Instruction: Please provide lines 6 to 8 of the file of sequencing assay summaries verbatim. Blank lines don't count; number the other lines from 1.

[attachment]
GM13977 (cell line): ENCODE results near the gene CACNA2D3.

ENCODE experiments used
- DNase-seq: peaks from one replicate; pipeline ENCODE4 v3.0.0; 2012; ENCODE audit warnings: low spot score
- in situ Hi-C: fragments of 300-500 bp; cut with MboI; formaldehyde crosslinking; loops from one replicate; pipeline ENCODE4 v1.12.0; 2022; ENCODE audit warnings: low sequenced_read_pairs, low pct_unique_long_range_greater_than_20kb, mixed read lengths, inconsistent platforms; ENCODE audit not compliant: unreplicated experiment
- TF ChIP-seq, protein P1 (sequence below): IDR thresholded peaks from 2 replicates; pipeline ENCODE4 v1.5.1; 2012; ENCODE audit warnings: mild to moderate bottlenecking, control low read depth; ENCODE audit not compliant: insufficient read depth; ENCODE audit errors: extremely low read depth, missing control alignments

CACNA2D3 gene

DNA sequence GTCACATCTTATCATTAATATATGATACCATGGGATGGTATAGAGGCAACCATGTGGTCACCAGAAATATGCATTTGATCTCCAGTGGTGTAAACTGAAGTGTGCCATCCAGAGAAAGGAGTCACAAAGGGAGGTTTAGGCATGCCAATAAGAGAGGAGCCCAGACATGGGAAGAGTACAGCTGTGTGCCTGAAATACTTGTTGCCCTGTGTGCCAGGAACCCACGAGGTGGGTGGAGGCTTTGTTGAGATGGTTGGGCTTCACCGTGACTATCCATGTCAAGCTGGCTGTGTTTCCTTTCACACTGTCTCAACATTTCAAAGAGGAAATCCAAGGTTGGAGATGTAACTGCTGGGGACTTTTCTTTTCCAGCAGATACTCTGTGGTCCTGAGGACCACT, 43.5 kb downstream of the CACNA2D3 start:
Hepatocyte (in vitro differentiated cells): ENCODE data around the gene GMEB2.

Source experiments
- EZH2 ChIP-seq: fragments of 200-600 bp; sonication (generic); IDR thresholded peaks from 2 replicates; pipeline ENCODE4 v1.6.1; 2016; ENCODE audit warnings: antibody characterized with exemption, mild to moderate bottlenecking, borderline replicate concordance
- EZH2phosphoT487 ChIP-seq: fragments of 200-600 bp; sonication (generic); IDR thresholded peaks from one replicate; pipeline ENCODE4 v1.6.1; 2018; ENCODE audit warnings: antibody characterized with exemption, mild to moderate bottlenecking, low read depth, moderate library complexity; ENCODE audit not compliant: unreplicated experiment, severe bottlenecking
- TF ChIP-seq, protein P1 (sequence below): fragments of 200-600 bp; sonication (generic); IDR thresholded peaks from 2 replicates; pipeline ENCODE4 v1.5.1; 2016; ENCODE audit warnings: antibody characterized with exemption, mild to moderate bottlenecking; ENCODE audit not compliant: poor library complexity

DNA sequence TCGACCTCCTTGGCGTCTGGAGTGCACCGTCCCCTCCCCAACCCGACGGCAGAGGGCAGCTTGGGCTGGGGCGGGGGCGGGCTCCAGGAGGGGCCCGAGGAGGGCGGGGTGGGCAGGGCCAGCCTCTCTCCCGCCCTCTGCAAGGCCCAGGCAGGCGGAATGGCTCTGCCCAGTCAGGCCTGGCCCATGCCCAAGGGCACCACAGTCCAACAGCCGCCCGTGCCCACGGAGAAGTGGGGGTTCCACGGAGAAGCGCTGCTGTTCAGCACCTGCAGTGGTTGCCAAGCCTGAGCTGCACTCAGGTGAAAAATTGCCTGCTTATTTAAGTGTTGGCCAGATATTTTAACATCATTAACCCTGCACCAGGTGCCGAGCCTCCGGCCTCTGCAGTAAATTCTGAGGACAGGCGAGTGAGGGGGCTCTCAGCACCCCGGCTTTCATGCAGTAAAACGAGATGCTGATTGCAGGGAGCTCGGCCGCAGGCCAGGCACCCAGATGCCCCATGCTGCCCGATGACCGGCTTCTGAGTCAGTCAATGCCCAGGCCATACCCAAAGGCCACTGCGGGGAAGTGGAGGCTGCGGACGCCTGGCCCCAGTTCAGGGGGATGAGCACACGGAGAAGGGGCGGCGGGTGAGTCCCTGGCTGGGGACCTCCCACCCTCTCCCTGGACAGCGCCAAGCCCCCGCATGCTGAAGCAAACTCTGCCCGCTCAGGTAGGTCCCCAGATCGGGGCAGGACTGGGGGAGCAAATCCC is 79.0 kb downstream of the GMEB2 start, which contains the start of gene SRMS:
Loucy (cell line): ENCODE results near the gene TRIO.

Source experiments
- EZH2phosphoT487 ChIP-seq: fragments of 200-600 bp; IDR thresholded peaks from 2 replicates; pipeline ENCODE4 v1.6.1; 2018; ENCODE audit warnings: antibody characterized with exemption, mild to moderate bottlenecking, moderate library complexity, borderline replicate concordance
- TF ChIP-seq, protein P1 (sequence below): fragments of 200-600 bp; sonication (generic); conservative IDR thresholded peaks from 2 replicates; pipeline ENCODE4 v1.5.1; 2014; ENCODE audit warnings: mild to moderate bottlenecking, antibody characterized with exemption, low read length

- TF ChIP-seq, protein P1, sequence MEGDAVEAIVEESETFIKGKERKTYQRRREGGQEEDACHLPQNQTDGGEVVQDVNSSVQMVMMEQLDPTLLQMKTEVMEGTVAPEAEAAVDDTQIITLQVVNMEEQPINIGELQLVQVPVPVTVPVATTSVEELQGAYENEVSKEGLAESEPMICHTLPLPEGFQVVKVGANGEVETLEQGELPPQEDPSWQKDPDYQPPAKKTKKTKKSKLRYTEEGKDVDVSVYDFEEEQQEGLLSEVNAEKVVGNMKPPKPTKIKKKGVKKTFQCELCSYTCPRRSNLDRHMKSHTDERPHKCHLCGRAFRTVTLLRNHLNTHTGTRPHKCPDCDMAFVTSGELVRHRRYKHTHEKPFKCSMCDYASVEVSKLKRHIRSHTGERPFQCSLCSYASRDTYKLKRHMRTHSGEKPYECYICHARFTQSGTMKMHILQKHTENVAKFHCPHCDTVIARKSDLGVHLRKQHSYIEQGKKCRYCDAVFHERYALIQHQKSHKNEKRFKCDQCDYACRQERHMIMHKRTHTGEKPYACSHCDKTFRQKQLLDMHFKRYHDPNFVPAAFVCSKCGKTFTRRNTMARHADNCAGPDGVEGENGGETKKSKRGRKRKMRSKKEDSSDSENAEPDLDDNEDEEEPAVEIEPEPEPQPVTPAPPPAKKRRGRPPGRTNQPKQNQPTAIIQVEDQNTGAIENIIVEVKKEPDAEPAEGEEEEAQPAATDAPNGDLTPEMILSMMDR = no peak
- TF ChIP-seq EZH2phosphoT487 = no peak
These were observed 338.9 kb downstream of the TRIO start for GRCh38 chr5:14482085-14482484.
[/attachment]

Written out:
CACNA2D3 gene

DNA sequence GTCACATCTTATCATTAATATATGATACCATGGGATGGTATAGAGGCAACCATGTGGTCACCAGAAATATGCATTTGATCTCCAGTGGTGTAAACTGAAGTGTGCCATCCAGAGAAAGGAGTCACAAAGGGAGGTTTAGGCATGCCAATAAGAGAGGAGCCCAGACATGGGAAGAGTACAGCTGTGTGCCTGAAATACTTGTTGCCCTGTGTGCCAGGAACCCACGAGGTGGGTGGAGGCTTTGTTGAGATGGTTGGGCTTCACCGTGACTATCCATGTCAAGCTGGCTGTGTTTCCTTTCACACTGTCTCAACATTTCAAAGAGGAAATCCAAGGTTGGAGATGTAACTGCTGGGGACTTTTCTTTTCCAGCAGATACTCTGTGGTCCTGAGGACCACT, 43.5 kb downstream of the CACNA2D3 start:
Hepatocyte (in vitro differentiated cells): ENCODE data around the gene GMEB2.